Exploring Israeli literature in English translation. Host Marcela Sulak takes you through Israel’s literary countryside, cityscapes, and psychological terrain, and the lives of the people who create it.

“Wonderful exposure to contemporary Hebrew (mostly) fiction and poetry - much of which is not available or known about outside of Israel.”
— Robertag-t
“Excellent podcast giving exposure to the best of Israeli letters: fiction and poetry, contemporary and classic, it's an essential regular listen. Also has very well selected musical accompaniments.”
“Marcela's voice is perfect for narrating the poetry featured on this podcast. It really puts me in between the lines of text.”
— bks&poet

Recent Episodes

Meir Shalev’s “My Wild Garden”

Meir Shalev's “My Wild Garden. Notes from a Writer’s Eden,” is a beautiful book, from the size and shape of the hardcopy, to the feel of the paper. Even the font type is notable. The watercolor illustrations subtly draw out the descriptions, rather than compete with them.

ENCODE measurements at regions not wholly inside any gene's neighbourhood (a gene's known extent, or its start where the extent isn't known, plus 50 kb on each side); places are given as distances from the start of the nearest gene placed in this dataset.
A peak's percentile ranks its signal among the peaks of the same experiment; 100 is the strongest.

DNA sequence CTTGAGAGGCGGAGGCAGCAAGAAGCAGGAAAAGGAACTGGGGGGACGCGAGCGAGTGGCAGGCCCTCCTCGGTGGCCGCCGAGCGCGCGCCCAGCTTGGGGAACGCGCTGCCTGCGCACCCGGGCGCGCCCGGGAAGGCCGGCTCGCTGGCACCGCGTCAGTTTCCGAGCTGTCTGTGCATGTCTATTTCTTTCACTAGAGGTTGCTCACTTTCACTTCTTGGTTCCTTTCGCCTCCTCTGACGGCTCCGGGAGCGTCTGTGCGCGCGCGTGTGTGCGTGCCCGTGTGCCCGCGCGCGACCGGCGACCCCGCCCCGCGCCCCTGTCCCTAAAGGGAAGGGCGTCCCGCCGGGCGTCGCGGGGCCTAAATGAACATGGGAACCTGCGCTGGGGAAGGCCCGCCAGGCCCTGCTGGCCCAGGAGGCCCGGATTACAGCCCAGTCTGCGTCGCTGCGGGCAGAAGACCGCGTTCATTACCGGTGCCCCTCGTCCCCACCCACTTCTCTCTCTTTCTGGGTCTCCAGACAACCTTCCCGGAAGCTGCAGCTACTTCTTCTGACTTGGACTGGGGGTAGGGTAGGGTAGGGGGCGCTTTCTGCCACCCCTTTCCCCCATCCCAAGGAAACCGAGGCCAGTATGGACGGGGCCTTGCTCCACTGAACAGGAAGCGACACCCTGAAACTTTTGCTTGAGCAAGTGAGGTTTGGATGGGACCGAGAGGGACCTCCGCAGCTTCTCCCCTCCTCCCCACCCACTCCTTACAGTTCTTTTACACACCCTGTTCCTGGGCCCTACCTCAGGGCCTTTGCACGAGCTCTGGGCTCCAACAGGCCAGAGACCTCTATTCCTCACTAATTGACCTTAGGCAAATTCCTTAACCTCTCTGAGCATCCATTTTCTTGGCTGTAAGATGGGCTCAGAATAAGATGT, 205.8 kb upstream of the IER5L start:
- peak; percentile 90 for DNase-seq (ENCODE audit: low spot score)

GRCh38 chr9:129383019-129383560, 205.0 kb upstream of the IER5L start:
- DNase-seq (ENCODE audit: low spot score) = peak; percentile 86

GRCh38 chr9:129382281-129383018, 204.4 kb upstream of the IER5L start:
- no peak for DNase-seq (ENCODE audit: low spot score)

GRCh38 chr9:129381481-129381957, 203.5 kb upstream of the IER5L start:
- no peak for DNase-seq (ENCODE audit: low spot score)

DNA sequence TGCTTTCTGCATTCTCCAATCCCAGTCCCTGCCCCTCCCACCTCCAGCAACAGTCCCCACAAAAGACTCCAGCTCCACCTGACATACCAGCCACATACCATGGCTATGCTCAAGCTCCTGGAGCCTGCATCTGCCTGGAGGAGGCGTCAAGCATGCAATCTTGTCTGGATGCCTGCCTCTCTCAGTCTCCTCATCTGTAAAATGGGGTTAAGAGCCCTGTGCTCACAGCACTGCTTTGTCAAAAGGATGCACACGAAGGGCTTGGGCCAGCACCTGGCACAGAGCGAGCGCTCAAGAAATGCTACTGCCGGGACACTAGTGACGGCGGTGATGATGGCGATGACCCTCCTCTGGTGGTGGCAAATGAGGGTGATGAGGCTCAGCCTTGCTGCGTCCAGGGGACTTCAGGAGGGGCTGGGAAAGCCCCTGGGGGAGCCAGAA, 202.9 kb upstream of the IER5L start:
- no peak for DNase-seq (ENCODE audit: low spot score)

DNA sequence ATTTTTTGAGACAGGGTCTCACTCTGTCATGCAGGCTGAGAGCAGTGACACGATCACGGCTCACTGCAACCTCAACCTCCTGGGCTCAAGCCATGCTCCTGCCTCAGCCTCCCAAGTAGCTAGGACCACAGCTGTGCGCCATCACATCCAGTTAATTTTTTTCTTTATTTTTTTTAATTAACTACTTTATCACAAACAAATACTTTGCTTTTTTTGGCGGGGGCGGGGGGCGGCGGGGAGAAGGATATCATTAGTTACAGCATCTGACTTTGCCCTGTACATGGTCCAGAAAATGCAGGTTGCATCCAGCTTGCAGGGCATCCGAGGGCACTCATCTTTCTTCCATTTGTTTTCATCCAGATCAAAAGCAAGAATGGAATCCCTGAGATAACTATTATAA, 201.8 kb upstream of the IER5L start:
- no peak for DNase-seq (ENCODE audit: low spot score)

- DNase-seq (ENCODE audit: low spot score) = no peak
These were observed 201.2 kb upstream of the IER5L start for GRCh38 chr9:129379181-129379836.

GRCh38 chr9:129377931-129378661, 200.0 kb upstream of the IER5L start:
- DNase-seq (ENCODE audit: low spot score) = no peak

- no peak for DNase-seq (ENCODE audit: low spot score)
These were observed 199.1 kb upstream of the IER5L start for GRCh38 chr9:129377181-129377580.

Miri Ben-Simhon’s “The Absolute Reader”

The literary critic Yitzhak Laor once noted about Ben-Simhon’s work and perspective, that “In the literary arena at the beginning of the 1980s, it took a lot of courage – not to speak about Mizrahim, but as one.”


Shimon Adaf’s “Aviva-No”

Marcela examines “Aviva-No,” Shimon Adaf’s wrenching and linguistically innovative elegy to his sister, who died at the age of 43. It won the 2010 Yehuda Amichai Prize.


About the Host

Marcela Sulak

Marcela is an associate professor in the Department of English Literature and Linguistics at Bar-Ilan University. She teaches American Literature, poetics, and translation, and poetry workshops in the Shaindy Rudoff Graduate Program in Creative Writing. Her poetry includes Decency (2015), Immigrant (2010). She was nominated for the 2017 PEN Award for Poetry in Translation, and translates from Czech, French, Spanish, German, Hebrew, and Yiddish. She’s co-edited Family Resemblance. An Anthology and Exploration of 8 Hybrid Literary Genres, and her essays appear in The Los Angeles Review of Books, The Boston Review, The Iowa Review, Gulf Coast, and elsewhere.